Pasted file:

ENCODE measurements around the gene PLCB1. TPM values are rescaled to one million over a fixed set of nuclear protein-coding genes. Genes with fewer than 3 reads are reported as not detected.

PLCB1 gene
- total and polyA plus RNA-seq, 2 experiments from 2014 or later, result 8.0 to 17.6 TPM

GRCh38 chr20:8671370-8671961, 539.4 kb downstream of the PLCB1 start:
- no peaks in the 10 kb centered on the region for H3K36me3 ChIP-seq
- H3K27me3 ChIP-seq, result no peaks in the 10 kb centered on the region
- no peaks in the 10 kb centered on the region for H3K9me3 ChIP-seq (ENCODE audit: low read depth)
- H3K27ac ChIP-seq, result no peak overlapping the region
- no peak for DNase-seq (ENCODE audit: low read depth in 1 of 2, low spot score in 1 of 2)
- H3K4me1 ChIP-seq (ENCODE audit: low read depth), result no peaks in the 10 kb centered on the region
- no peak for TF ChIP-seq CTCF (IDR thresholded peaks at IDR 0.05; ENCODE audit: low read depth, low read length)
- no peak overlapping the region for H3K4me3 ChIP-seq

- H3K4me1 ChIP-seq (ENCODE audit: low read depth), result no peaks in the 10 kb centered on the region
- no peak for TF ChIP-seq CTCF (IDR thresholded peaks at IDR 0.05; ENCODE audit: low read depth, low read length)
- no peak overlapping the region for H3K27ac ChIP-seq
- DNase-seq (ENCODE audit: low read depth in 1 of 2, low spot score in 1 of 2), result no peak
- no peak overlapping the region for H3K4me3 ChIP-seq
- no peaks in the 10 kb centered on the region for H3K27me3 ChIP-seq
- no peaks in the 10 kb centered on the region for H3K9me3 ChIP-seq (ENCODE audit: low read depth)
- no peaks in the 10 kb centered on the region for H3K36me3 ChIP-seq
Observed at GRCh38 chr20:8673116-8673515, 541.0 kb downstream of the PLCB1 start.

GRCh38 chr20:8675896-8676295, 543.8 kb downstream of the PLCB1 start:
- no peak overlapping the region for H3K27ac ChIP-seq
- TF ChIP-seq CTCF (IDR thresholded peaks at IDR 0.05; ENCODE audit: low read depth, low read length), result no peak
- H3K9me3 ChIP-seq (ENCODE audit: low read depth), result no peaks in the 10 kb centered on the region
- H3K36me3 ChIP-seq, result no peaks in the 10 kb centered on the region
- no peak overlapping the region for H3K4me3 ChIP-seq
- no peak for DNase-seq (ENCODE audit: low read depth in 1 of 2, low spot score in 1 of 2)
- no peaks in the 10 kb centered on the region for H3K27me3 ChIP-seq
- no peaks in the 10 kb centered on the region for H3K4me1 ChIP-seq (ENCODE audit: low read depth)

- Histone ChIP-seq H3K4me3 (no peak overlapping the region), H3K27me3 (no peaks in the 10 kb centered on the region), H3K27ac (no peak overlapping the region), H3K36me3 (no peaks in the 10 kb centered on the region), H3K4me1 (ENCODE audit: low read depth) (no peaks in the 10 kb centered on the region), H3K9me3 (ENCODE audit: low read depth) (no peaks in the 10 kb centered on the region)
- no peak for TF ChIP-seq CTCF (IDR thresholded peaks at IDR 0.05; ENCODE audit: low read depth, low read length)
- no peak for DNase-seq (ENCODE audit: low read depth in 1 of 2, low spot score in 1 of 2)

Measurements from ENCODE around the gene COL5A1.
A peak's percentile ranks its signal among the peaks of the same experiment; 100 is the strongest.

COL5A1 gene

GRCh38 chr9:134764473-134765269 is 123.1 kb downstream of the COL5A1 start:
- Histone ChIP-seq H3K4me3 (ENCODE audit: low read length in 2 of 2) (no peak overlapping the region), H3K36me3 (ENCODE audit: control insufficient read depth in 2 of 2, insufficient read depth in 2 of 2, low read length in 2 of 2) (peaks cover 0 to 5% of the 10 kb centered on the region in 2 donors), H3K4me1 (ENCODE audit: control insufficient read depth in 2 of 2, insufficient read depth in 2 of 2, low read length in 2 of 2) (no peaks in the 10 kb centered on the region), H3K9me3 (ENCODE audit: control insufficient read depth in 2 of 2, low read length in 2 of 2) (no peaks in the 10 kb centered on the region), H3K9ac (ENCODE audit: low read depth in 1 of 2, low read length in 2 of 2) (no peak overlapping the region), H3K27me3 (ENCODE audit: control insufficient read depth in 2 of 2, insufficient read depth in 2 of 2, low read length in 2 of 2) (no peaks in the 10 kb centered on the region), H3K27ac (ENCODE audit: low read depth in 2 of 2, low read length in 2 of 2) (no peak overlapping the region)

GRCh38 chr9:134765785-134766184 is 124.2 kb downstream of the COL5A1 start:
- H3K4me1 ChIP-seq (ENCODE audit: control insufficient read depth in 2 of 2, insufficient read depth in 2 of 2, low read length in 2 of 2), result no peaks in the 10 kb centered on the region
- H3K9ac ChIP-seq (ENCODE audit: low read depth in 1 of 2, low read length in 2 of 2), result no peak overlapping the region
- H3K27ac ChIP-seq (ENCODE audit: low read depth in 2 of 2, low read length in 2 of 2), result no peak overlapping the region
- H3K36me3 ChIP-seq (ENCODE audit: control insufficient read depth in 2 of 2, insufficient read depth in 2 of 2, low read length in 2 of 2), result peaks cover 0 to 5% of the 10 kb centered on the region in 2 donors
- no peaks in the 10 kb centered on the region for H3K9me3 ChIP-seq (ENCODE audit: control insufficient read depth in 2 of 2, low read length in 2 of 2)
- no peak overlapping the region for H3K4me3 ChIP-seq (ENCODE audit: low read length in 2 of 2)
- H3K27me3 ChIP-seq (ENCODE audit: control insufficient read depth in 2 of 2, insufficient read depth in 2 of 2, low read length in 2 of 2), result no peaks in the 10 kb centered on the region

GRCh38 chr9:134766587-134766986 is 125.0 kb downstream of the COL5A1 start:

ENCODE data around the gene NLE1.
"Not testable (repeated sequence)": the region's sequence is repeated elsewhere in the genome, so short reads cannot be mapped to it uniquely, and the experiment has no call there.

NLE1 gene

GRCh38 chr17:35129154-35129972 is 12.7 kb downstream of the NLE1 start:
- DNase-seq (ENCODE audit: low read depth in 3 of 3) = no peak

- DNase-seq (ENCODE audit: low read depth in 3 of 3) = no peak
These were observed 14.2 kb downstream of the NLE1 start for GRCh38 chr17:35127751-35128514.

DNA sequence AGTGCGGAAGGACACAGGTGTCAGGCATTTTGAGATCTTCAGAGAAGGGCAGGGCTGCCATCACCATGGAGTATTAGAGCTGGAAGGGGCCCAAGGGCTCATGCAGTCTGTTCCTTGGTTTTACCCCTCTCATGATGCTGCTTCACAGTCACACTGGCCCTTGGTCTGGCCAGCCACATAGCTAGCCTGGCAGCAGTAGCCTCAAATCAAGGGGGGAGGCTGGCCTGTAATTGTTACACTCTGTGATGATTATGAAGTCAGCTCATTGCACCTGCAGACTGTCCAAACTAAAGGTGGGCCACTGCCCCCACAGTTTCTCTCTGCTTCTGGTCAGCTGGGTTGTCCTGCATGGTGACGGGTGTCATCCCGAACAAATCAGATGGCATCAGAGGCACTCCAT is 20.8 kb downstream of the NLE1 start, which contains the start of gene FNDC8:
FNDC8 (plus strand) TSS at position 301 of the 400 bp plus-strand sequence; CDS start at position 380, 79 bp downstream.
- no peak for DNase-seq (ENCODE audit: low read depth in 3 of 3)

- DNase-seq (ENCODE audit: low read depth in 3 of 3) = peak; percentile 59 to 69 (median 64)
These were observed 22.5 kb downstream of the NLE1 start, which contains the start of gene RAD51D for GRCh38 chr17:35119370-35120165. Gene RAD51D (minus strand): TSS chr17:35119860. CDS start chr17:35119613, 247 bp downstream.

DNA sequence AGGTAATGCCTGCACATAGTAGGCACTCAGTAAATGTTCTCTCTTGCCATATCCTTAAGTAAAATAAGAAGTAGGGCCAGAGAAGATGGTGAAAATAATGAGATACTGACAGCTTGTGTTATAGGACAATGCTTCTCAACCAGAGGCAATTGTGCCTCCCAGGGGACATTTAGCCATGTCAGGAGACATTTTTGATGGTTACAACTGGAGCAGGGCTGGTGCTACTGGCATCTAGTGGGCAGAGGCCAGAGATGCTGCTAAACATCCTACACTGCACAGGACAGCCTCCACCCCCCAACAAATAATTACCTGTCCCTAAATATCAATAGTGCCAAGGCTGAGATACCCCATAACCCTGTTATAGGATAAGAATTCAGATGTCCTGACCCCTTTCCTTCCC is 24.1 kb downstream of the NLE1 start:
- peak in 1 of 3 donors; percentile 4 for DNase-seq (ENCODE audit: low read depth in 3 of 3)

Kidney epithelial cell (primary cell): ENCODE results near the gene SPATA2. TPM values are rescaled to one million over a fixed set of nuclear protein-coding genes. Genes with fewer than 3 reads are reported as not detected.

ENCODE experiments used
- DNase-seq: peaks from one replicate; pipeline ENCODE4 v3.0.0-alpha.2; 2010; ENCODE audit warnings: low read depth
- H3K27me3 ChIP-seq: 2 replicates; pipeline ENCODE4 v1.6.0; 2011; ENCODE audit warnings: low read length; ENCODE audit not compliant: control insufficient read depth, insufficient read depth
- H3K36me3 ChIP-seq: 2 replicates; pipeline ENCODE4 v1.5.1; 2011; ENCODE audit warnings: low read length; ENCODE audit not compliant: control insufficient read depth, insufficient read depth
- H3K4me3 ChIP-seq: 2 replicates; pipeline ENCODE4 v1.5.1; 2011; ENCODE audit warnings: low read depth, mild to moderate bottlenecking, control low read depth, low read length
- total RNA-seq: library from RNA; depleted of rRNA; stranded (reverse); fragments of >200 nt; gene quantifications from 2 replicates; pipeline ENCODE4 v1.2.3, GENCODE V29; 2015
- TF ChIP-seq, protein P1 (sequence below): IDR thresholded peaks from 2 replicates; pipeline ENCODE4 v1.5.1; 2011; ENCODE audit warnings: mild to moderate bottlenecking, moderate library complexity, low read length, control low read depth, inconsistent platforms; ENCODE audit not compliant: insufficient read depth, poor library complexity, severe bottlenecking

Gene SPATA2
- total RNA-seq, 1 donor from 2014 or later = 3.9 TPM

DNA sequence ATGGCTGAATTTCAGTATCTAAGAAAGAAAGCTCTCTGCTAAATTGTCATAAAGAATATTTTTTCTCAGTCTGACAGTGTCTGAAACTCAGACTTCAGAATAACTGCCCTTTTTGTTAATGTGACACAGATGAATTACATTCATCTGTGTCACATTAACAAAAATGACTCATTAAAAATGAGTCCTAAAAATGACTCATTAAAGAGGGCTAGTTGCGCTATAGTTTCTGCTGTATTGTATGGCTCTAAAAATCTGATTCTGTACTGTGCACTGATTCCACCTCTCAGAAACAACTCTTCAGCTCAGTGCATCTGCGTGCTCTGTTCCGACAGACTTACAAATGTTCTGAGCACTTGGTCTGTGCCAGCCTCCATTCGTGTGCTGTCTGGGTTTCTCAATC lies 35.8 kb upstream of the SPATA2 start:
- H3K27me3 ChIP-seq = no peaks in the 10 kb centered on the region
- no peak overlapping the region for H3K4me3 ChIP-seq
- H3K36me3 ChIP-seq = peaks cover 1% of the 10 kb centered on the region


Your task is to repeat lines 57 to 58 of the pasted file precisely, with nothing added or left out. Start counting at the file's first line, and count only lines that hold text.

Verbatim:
- no peak for DNase-seq (ENCODE audit: low read depth in 3 of 3)

- DNase-seq (ENCODE audit: low read depth in 3 of 3) = peak; percentile 59 to 69 (median 64)